Rare 'Zonkey' Born in Kenya After Zebra Mates With Donkey [PHOTOS]

  • A zonkey pictured running after its mother at Chyulu Hills National Park, Makueni County
    A zonkey pictured running after its mother at Chyulu Hills National Park, Makueni County
    File
    Sheldrick Wildlife Trust
  • A 'zonkey' born recently at Chyulu Hills National Park, Makueni County after a zebra mated with a donkey is making global headlines.

    The mother is a Zebra who until May 2019 had strayed out of the Tsavo East National Park in Taita Taveta County and was comfortably living with a local woman's herd of cattle where she stayed for weeks until the story was highlighted by the media.

    The Kenya Wildlife Service (KWS) Community Warden at Mutomo Station made the Tsavo Mobile Veterinary Unit aware of the situation and a team from the Sheldrick Wildlife Trust (SWT) was later brought in to help translocate the zebra to a protected area.

    It was then translocated to the Kenze Anti-Poaching Team’s base at Chyulu Hills where it adapted to life quickly and everything appeared normal, until a few weeks ago when workers at the park noticed the zebra with an unusual tiny foal, with only a few stripes and a general appearance closer to a donkey's than a zebra's.

    A zonkey pictured with its mother grazing at Chyulu Hills National Park
    A zonkey pictured with its mother grazing at Chyulu Hills National Park
    File
    Sheldrick Wildlife Trust

    It soon became apparent to experts upon examination of the foal that during the mother Zebra's time with the cattle herd in Taita Taveta, out of her natural habitat, the zebra had mated with a donkey.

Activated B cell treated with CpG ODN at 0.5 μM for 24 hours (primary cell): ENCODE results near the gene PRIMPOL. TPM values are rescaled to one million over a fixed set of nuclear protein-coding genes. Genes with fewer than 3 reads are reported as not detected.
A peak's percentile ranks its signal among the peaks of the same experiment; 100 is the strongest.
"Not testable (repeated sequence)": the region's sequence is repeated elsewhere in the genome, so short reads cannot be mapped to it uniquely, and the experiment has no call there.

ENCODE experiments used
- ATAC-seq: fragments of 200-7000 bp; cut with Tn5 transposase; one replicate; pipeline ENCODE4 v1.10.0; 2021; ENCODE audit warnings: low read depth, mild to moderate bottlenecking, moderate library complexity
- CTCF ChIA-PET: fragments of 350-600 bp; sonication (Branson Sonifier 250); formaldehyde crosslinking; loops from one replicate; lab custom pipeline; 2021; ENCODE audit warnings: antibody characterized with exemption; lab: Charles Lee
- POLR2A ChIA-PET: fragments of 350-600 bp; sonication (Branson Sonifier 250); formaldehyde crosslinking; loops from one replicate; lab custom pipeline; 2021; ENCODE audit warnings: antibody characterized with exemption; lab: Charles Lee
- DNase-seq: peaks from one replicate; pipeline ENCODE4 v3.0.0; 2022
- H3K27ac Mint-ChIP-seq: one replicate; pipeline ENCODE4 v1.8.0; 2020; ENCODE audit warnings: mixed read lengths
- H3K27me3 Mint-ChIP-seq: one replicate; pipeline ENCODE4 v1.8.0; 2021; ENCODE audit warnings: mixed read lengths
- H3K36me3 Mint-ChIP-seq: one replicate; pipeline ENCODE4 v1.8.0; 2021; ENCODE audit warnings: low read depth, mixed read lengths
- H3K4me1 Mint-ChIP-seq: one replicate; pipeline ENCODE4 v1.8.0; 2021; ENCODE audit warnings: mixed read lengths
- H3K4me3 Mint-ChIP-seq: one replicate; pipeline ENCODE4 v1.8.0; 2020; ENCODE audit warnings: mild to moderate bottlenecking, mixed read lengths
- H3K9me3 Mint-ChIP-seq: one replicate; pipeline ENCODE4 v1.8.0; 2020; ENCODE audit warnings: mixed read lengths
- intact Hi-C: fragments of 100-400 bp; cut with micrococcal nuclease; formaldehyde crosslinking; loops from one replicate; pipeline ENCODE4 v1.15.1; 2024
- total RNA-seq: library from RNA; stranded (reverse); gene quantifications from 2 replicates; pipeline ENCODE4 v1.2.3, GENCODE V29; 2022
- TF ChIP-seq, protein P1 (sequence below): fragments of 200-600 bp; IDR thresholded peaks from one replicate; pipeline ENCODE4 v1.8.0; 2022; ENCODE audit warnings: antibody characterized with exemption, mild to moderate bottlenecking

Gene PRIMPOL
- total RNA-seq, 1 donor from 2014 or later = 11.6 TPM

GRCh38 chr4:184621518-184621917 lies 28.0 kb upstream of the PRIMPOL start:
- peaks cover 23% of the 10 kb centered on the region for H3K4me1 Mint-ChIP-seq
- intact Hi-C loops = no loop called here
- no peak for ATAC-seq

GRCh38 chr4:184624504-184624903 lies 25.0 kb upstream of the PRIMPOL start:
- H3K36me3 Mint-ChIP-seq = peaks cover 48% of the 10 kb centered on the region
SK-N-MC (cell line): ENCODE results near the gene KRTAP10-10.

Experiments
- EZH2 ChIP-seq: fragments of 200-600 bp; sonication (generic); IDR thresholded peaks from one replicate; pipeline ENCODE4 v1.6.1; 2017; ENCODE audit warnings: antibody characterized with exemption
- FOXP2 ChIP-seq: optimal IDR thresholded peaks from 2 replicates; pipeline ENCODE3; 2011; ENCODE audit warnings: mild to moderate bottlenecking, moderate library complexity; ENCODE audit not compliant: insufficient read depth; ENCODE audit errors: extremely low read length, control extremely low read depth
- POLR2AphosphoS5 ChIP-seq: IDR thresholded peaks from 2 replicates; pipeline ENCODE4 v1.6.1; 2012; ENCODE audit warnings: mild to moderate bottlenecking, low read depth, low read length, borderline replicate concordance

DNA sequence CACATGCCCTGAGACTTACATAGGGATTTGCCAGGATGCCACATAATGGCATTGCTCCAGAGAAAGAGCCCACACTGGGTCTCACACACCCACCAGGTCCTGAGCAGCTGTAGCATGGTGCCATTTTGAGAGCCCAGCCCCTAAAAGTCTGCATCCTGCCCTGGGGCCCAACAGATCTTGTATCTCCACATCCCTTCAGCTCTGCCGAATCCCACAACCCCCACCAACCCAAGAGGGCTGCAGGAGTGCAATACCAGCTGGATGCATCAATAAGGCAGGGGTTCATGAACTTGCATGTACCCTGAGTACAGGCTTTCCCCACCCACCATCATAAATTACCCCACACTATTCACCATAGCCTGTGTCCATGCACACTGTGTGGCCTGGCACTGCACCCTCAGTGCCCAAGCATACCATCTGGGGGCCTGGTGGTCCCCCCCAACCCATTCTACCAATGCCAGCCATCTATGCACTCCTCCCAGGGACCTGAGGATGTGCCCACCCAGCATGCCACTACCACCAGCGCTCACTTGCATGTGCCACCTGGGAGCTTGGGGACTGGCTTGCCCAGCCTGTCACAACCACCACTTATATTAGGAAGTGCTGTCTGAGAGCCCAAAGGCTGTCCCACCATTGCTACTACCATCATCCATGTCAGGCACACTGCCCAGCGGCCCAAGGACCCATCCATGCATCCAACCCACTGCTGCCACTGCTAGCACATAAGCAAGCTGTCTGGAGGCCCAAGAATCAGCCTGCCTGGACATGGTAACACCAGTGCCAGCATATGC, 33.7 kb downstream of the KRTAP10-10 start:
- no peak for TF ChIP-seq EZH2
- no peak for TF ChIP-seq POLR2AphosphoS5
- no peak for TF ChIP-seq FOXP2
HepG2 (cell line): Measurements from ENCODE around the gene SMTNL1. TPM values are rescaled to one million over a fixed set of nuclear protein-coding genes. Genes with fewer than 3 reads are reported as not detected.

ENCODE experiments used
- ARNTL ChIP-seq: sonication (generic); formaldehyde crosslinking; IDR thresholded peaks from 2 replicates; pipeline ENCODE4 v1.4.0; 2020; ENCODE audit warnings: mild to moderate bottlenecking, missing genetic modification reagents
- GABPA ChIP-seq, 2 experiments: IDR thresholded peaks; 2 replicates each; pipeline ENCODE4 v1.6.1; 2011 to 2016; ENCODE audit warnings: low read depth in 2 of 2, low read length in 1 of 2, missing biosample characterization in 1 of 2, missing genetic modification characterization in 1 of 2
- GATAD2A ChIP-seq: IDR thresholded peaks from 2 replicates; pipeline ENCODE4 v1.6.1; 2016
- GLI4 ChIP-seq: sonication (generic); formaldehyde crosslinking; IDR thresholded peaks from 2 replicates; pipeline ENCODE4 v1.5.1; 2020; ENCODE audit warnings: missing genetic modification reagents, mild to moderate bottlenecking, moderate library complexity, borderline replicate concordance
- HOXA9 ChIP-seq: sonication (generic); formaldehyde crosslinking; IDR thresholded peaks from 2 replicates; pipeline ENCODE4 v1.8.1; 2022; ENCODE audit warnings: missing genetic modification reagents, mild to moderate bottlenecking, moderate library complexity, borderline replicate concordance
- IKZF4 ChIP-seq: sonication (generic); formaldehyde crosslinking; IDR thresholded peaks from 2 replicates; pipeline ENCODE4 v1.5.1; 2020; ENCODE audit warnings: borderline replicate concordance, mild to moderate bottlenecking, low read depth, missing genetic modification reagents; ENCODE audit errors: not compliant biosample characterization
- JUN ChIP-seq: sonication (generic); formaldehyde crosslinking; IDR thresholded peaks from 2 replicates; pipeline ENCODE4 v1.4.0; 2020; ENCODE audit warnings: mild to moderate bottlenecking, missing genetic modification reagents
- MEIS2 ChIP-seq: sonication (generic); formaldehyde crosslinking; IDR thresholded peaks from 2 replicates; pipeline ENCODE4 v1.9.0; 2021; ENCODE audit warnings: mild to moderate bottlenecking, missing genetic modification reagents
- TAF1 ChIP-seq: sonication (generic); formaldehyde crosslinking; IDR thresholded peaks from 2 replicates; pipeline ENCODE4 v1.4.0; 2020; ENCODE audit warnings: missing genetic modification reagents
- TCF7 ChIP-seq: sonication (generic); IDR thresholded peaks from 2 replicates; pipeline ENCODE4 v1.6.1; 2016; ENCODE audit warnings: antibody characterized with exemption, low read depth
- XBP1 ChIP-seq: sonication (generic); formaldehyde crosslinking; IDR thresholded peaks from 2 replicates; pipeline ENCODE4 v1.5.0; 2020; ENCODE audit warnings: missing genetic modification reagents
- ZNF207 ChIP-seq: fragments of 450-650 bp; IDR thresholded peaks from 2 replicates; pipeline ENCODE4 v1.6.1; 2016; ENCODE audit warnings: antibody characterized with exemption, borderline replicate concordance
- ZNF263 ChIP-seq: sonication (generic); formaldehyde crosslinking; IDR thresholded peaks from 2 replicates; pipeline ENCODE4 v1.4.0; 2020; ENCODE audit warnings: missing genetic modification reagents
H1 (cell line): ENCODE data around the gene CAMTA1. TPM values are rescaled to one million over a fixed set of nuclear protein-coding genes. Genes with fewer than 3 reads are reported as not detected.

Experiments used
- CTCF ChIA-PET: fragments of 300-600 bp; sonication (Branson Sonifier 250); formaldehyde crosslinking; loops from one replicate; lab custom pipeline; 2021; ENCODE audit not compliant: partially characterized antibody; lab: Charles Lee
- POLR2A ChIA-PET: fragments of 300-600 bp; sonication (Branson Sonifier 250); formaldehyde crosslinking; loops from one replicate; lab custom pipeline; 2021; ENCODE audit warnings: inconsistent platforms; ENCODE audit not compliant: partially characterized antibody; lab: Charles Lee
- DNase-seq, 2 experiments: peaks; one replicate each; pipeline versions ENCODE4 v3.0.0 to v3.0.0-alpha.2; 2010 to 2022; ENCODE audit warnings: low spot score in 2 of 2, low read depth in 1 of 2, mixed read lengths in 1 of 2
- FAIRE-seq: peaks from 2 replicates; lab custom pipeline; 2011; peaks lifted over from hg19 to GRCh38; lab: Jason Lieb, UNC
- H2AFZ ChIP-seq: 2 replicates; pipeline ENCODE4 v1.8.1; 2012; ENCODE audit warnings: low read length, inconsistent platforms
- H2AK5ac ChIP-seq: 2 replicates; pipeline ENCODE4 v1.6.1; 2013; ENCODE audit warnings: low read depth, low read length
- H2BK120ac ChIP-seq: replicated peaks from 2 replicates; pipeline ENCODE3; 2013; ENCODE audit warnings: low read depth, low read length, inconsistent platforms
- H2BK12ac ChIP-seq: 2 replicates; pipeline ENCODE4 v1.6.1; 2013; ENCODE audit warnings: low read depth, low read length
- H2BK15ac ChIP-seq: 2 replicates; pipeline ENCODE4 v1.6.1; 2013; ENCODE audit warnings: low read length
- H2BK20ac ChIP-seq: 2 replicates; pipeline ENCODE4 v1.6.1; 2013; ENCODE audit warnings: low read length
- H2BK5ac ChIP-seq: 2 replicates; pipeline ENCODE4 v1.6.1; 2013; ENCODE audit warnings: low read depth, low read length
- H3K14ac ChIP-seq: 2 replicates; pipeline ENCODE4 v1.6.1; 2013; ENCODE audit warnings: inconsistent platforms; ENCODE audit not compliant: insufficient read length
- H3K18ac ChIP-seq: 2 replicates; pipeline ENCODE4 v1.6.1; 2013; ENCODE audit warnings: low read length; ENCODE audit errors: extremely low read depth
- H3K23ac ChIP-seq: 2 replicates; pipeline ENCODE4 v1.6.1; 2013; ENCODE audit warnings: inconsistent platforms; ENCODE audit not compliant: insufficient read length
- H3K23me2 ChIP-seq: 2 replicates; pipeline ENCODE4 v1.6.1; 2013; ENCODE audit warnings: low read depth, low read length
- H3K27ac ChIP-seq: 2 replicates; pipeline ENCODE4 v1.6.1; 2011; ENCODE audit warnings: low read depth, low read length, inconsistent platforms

According to the SWT, both the mother and the baby are healthy and thriving at Chyulu National Park, and have been pictured running, grazing and visiting watering holes.

    Speaking to Kenyans.co.ke, Kenya Wildlife Services (KWS) spokesperson Paul Udoto described the birth as a 'unique development' even as he emphasised that it was not the first time a 'zonkey' had been born in Kenya.

    Explaining that while the story of the zonkey had been picked up by the international media, it wasn't exactly what Kenya was looking to sell to the world in terms of tourism.

    "It's happened before in Tsavo, we even had another one here at Safari Walk, I think it passed away. It happens. For example, there have been times when common zebras mate with the gravy zebras and they produce mules. This is simply a cross-breed between a donkey and a zebra, you know zebras are also genetically related to donkeys so there also cases of them mating.

    "It's a misnomer of sorts. I don't have first-hand information on how our team on the ground is handling it, I think it has become a big issue because the story has been picked up by international media, but this has happened before," he noted.

    Reacting to Kenyans.co.ke that the global limelight would potentially put the rare animal at risk, as was witnessed with the country's only rare white giraffe which was found dead in March, Udoto maintained that the situations were not the same.

    "You know, this is not the tourist attractions we offer in Kenya. What Kenya offers is wild animals in their natural habitat. This is a unique development but it's a misnomer.

    "It's not like the white giraffe for people to simply compare like that. Our greatest advantages in terms of tourism are wild animals in their natural habitat, like the Nairobi National Park which is the only national park located next to a major city," he reiterated.

    A zonkey pictured with its mother at Chyulu Hills National Park, Makueni County
    A zonkey pictured with its mother at Chyulu Hills National Park, Makueni County
    File
    Sheldrick Wildlife Trust
    A zonkey pictured with its mother at Chyulu Hills National Park, Makueni County
    A zonkey pictured with its mother at Chyulu Hills National Park, Makueni County
    File
    Sheldrick Wildlife Trust